Ted Lechterman

theodore lechterman
Theodore M. ("Ted") Lechterman is a Research Fellow at the Institute for Ethics in AI since 2020 and an affiliated Research Fellow at Wolfson College since 2021. His research addresses problems in applied ethics from the perspective of political philosophy. Lechterman was trained at Harvard and Princeton and has held postdoctoral fellowships at Stanford, Goethe-Universität, and the Hertie School. He frequently advises organizations and contributes to public debates in North America and Europe.



Lechterman, T.M. Forthcoming. “Accountability.” In The Oxford Handbook of AI Governance. Edited by J. Bullock, Y.C. Chen, J. Himmelreich, V. Hudson, A. Korinek, M. Young, and B. Zhang. Oxford: Oxford University Press. 
Lechterman, T.M. 2021. The Tyranny of Generosity: Why Philanthropy Corrupts Our Politics and How We Can Fix It. New York: Oxford University Press.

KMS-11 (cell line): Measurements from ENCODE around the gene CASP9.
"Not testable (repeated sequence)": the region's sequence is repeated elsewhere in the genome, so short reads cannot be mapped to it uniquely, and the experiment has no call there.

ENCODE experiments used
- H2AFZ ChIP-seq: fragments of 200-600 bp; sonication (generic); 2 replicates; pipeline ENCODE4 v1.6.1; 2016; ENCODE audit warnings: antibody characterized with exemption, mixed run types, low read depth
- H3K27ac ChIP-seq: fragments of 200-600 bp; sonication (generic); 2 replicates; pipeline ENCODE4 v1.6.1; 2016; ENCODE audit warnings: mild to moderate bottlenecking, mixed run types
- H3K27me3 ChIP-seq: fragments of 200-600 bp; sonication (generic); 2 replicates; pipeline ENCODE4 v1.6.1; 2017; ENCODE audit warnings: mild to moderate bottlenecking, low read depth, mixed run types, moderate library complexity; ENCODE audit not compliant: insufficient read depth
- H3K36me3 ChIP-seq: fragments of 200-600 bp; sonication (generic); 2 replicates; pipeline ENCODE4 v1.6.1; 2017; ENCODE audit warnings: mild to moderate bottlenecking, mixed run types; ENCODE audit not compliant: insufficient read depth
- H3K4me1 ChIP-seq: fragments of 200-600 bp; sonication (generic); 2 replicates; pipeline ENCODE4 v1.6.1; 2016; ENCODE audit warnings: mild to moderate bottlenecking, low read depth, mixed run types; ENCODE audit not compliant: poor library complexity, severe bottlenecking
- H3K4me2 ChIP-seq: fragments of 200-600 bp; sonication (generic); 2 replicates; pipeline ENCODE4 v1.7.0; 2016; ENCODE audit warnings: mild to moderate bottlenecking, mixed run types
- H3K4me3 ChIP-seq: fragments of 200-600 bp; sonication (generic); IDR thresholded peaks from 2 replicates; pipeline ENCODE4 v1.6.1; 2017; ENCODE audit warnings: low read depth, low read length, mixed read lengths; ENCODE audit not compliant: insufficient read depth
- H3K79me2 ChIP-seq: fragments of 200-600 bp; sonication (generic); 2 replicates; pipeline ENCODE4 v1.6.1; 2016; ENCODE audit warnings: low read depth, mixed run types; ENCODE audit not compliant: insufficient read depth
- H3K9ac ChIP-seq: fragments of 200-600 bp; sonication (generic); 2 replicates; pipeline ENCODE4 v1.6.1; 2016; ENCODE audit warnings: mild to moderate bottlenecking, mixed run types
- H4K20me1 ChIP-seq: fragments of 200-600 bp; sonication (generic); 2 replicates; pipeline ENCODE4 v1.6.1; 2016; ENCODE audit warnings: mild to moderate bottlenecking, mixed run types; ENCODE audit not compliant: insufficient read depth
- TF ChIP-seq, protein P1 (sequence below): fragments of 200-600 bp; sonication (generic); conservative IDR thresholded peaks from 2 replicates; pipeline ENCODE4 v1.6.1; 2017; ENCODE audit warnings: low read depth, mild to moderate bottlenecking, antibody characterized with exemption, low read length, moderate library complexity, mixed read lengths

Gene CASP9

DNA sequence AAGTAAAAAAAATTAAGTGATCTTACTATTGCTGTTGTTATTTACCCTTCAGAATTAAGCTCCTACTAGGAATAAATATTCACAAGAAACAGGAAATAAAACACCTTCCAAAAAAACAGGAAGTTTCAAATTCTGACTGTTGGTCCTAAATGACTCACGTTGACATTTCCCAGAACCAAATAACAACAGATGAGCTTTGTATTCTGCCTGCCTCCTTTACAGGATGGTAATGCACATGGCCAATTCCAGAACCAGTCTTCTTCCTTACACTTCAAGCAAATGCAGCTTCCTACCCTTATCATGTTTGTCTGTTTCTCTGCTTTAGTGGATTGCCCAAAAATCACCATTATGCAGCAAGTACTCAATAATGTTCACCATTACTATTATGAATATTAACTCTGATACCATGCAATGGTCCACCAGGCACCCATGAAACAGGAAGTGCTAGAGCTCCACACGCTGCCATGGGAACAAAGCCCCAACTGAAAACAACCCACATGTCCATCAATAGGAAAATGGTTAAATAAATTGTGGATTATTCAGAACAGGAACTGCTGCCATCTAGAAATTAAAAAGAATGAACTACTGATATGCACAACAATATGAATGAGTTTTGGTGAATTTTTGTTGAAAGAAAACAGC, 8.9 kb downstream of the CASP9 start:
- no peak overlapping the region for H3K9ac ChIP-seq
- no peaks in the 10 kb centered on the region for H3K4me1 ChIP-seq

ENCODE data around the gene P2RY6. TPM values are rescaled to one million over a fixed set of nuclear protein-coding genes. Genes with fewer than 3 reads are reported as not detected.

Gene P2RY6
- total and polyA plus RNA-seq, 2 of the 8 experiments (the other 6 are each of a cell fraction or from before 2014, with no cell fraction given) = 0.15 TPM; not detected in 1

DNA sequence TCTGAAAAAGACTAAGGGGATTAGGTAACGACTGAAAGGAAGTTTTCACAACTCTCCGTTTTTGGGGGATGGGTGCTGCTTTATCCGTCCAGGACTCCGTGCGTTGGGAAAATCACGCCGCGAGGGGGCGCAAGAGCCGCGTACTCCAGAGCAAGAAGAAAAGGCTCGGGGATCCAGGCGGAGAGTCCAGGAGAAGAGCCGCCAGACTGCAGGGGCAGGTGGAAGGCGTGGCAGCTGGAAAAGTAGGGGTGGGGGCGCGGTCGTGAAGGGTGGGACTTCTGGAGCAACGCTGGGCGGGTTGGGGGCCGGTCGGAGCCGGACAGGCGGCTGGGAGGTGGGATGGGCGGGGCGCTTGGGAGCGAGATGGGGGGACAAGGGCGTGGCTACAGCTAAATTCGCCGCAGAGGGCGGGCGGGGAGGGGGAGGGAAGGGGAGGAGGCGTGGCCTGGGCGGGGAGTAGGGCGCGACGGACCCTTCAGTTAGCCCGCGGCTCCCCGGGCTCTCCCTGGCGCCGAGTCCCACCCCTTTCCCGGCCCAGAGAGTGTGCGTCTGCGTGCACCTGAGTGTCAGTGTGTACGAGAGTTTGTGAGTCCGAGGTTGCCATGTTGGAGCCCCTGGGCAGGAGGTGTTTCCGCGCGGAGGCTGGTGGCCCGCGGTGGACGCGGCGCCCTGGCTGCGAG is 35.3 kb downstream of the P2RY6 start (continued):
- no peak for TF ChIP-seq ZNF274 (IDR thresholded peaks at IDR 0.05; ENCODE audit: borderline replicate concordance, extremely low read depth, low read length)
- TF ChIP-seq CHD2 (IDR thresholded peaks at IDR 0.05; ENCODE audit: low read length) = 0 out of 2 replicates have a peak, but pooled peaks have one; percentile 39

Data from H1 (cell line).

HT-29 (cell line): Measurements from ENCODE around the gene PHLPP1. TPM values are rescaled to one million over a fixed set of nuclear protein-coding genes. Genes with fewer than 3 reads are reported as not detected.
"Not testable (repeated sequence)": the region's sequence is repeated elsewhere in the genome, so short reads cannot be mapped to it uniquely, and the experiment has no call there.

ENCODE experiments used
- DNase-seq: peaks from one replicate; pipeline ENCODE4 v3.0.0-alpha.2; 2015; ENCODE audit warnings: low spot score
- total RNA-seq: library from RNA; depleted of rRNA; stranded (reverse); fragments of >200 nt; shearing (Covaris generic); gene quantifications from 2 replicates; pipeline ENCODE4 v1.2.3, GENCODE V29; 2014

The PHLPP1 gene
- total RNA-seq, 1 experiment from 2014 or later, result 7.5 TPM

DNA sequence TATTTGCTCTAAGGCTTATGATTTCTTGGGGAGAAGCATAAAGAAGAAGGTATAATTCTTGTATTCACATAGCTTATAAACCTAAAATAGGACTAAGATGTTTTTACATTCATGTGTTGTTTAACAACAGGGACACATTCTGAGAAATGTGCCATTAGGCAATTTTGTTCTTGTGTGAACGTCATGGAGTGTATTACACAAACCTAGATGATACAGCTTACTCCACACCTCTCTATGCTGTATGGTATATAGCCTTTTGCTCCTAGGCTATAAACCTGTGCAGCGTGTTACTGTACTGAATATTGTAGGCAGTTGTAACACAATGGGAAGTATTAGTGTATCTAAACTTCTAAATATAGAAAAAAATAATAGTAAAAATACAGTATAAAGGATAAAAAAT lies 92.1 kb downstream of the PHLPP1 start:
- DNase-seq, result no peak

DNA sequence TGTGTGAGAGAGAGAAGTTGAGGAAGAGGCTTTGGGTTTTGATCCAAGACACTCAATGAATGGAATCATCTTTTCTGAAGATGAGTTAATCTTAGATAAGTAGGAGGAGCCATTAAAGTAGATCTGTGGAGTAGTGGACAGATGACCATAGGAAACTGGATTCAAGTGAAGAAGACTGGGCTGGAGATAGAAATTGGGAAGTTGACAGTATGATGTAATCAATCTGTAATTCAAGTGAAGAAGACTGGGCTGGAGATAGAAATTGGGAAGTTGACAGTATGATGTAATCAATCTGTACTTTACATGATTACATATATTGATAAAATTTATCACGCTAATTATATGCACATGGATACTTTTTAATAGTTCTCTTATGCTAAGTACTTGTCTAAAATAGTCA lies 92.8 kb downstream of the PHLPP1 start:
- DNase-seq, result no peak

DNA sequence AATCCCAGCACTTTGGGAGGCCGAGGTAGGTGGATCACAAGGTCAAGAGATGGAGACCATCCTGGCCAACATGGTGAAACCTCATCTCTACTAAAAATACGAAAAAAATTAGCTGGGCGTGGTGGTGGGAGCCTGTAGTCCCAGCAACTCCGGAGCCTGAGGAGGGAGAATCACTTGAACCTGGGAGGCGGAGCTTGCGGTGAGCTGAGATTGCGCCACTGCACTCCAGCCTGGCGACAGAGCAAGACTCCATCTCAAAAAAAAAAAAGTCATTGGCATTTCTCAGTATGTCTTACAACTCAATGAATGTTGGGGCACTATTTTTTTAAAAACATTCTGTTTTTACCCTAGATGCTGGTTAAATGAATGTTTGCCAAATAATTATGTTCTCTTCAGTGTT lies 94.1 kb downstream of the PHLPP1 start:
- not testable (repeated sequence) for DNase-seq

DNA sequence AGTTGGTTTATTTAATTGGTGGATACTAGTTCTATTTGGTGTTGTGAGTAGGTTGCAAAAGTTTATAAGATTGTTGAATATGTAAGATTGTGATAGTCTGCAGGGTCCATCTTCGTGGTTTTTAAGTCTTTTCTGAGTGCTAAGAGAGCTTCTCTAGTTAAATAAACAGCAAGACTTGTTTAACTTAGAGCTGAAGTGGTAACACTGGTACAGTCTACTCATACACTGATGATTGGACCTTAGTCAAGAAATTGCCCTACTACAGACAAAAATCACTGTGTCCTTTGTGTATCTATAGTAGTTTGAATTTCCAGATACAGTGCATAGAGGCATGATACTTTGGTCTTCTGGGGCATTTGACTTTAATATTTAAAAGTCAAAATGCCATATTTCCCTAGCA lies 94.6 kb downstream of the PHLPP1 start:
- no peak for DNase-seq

Lechterman, T.M. 2021. “The Potestas of Practice.” History of Political Thought, 42, no. 2: 240–51. 
Véliz, C., C. Prunkl, M. Phillips-Brown, and T.M. Lechterman. 2021. “We Might Be Afraid of Black Box Algorithms.” Journal of Medical Ethics 47: 339–40. DOI: 10.1136/medethics-2021-107462. 
Lechterman, T.M. 2020. “The Effective Altruist’s Political Problem.” Polity 52, no. 1: 88–115.


Lechterman’s research investigates what makes democracy valuable and how that value applies to different practices and agents. His current work considers the challenges and opportunities that AI creates for democratic theory. Does the promise of non-human superintelligence undermine reigning justifications of democratic governance? How should authority over AI design decisions be distributed? How, if at all, should AI be applied to repair or enhance democratic processes? Outside of AI, he has written extensively on how democratic values apply to private initiatives to promote the public good. He is the author of The Tyranny of Generosity: Why Philanthropy Corrupts Our Politics and How We Can Fix It (New York: Oxford University Press, 2021).
Lechterman is a lecturer and tutorial leader for the Undergraduate Special Subject: Ethics of Artificial Intelligence and Digital Technology.